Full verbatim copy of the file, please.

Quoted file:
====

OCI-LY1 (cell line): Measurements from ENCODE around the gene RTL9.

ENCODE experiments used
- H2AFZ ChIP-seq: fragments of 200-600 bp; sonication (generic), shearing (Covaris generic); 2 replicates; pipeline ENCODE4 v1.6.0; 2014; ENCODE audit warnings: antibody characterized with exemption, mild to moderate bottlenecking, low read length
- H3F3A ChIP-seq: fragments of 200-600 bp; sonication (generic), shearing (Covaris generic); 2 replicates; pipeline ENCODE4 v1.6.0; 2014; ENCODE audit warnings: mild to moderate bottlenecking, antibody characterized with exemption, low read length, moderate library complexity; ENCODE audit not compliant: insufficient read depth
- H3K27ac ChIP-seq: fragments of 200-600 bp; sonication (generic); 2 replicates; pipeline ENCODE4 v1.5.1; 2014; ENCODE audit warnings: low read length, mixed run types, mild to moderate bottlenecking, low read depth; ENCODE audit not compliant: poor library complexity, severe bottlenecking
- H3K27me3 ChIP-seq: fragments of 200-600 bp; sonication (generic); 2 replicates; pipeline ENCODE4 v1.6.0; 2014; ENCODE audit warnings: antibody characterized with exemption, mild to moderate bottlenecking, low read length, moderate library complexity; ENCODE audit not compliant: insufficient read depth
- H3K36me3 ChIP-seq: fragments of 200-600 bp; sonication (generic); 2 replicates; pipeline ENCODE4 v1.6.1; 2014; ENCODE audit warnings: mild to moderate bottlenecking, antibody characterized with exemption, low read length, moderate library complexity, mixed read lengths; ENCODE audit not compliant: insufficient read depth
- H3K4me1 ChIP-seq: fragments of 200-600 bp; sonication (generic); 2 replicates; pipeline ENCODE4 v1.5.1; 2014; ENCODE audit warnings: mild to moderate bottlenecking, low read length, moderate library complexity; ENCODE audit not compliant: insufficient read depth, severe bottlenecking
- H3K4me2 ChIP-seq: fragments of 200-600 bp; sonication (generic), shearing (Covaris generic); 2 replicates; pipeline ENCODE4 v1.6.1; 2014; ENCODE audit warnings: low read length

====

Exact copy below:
OCI-LY1 (cell line): Measurements from ENCODE around the gene RTL9.

ENCODE experiments used
- H2AFZ ChIP-seq: fragments of 200-600 bp; sonication (generic), shearing (Covaris generic); 2 replicates; pipeline ENCODE4 v1.6.0; 2014; ENCODE audit warnings: antibody characterized with exemption, mild to moderate bottlenecking, low read length
- H3F3A ChIP-seq: fragments of 200-600 bp; sonication (generic), shearing (Covaris generic); 2 replicates; pipeline ENCODE4 v1.6.0; 2014; ENCODE audit warnings: mild to moderate bottlenecking, antibody characterized with exemption, low read length, moderate library complexity; ENCODE audit not compliant: insufficient read depth
- H3K27ac ChIP-seq: fragments of 200-600 bp; sonication (generic); 2 replicates; pipeline ENCODE4 v1.5.1; 2014; ENCODE audit warnings: low read length, mixed run types, mild to moderate bottlenecking, low read depth; ENCODE audit not compliant: poor library complexity, severe bottlenecking
- H3K27me3 ChIP-seq: fragments of 200-600 bp; sonication (generic); 2 replicates; pipeline ENCODE4 v1.6.0; 2014; ENCODE audit warnings: antibody characterized with exemption, mild to moderate bottlenecking, low read length, moderate library complexity; ENCODE audit not compliant: insufficient read depth
- H3K36me3 ChIP-seq: fragments of 200-600 bp; sonication (generic); 2 replicates; pipeline ENCODE4 v1.6.1; 2014; ENCODE audit warnings: mild to moderate bottlenecking, antibody characterized with exemption, low read length, moderate library complexity, mixed read lengths; ENCODE audit not compliant: insufficient read depth
- H3K4me1 ChIP-seq: fragments of 200-600 bp; sonication (generic); 2 replicates; pipeline ENCODE4 v1.5.1; 2014; ENCODE audit warnings: mild to moderate bottlenecking, low read length, moderate library complexity; ENCODE audit not compliant: insufficient read depth, severe bottlenecking
- H3K4me2 ChIP-seq: fragments of 200-600 bp; sonication (generic), shearing (Covaris generic); 2 replicates; pipeline ENCODE4 v1.6.1; 2014; ENCODE audit warnings: low read length